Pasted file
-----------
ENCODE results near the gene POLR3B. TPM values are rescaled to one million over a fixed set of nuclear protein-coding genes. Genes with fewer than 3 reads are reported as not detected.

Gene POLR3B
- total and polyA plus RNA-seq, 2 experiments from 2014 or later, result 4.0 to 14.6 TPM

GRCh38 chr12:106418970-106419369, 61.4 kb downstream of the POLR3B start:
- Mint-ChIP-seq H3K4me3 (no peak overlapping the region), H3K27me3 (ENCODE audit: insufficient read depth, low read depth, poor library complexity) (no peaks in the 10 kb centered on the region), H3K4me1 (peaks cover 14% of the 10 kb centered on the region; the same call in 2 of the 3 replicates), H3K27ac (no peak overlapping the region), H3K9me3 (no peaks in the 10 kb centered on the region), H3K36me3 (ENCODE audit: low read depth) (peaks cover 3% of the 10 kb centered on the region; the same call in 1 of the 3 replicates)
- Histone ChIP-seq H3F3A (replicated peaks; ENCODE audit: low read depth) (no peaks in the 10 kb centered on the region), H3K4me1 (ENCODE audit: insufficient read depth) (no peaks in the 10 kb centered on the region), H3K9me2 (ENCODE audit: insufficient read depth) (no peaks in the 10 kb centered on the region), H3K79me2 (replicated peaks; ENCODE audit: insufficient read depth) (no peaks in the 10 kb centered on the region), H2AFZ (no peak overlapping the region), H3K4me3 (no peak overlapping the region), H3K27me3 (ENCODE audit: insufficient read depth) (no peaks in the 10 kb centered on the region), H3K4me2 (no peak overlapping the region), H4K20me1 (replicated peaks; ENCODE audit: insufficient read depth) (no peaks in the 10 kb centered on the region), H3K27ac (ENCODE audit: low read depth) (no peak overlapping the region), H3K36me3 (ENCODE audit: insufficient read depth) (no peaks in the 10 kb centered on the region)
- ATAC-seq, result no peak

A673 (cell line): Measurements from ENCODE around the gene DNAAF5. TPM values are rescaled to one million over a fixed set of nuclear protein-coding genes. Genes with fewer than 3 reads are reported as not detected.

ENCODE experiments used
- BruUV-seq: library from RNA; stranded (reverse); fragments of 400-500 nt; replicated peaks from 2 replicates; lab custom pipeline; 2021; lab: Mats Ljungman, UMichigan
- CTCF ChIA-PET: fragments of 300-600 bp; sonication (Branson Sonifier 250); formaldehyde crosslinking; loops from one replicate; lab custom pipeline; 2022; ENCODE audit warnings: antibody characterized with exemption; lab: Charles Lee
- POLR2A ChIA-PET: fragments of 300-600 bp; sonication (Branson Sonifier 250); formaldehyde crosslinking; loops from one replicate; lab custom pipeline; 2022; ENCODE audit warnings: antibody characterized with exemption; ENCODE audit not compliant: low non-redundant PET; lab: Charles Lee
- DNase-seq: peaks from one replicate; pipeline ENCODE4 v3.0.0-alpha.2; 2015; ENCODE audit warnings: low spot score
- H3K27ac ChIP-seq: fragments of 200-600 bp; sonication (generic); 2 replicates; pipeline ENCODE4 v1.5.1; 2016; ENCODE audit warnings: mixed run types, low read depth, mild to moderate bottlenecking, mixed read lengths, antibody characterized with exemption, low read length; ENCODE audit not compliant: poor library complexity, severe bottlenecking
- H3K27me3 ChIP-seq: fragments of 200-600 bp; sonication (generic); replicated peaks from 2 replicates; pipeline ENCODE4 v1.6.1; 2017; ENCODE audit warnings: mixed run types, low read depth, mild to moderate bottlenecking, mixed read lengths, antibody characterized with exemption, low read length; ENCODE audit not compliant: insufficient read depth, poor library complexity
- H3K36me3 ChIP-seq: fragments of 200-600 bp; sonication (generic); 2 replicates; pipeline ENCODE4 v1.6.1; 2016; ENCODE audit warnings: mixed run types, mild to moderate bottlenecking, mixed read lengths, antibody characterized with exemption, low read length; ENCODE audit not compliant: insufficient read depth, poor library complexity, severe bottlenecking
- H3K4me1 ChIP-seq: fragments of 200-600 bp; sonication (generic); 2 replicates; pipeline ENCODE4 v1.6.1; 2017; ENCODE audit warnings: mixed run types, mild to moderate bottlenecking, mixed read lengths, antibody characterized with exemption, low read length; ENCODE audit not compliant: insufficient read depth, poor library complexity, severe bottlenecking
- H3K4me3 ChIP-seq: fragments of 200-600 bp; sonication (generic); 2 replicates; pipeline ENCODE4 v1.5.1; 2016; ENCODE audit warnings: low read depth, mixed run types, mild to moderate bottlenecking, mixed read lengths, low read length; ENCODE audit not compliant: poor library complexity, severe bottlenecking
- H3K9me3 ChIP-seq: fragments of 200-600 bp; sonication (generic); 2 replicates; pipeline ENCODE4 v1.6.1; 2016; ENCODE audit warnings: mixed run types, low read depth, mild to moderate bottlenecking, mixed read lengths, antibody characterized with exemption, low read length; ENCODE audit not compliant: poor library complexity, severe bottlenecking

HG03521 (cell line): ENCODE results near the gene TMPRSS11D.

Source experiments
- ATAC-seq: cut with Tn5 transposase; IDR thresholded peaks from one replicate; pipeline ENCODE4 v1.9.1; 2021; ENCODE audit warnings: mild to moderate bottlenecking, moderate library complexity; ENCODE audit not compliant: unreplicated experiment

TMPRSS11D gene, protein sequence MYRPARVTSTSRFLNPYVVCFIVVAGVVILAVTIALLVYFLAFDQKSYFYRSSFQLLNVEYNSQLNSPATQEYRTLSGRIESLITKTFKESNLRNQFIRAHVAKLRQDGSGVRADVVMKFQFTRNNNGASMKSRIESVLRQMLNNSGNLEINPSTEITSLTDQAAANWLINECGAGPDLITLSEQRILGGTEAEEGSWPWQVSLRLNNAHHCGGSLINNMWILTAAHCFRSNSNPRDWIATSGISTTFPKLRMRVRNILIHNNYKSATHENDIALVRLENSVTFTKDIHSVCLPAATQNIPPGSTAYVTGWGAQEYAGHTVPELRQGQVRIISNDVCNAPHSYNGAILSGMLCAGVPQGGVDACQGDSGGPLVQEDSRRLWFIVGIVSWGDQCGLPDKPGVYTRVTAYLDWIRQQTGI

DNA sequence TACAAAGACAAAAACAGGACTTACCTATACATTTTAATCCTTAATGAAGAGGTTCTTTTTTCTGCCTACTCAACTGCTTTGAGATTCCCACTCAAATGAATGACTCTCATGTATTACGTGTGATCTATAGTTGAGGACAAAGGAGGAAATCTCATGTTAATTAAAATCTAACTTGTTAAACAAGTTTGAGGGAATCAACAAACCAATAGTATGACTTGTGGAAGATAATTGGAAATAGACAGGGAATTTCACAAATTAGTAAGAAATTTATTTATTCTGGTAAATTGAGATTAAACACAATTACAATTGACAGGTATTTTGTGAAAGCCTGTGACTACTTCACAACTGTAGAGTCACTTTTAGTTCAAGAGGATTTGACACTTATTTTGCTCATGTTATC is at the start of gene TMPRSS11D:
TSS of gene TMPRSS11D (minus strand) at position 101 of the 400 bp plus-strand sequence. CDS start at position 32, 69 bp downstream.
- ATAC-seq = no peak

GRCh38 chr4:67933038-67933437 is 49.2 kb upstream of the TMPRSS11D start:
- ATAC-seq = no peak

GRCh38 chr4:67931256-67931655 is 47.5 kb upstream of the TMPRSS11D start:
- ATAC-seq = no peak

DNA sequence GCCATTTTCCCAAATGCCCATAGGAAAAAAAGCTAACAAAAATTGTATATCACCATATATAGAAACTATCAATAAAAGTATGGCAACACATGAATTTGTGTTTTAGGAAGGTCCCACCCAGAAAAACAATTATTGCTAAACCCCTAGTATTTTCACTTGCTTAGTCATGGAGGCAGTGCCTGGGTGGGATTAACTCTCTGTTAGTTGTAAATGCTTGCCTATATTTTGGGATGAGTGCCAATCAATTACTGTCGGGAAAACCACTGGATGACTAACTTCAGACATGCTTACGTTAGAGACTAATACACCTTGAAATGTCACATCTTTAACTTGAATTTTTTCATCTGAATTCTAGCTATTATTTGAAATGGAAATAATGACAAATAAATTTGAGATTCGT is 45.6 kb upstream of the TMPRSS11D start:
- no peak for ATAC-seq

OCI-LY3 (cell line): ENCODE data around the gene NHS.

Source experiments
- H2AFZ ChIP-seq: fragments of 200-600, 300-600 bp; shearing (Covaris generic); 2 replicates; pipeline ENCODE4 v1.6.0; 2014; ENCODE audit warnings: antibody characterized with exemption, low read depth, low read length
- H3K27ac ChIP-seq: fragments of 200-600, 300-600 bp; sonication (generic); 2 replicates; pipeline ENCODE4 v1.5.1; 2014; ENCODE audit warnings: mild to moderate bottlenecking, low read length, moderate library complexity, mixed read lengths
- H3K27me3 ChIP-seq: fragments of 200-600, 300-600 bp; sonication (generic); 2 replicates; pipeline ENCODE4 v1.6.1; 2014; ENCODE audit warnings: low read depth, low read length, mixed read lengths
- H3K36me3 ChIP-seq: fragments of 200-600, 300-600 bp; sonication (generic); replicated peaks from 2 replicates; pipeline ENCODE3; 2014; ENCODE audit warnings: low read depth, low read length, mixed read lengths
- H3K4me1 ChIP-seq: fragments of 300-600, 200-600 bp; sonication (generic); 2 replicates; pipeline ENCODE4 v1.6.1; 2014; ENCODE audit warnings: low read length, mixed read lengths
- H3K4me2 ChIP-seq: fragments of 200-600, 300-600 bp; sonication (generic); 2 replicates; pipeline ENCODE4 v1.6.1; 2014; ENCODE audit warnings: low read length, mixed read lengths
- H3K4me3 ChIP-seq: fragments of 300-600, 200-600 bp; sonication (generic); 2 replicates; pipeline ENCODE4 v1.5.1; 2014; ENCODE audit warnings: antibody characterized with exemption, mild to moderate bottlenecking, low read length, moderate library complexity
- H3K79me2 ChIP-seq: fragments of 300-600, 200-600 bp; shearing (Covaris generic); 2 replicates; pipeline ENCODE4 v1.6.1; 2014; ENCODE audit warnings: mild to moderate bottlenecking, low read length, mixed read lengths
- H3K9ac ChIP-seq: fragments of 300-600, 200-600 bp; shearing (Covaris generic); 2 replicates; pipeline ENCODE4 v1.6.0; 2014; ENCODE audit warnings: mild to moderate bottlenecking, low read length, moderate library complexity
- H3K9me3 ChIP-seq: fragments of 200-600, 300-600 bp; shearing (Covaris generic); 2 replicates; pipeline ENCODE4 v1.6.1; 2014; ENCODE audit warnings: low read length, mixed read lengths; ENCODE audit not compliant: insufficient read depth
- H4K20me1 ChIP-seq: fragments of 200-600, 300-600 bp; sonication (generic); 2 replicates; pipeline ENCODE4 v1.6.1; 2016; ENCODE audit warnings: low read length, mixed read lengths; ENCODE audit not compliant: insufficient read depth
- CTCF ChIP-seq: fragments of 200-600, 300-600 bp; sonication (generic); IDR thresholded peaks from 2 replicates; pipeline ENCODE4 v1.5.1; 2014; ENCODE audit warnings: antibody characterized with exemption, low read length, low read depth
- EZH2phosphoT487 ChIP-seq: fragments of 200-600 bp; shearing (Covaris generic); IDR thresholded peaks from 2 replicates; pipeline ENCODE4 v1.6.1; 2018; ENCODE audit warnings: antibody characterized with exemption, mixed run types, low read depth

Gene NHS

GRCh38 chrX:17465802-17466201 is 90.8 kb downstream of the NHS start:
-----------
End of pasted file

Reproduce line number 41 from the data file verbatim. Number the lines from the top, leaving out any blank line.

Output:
- H3K4me3 ChIP-seq: fragments of 300-600, 200-600 bp; sonication (generic); 2 replicates; pipeline ENCODE4 v1.5.1; 2014; ENCODE audit warnings: antibody characterized with exemption, mild to moderate bottlenecking, low read length, moderate library complexity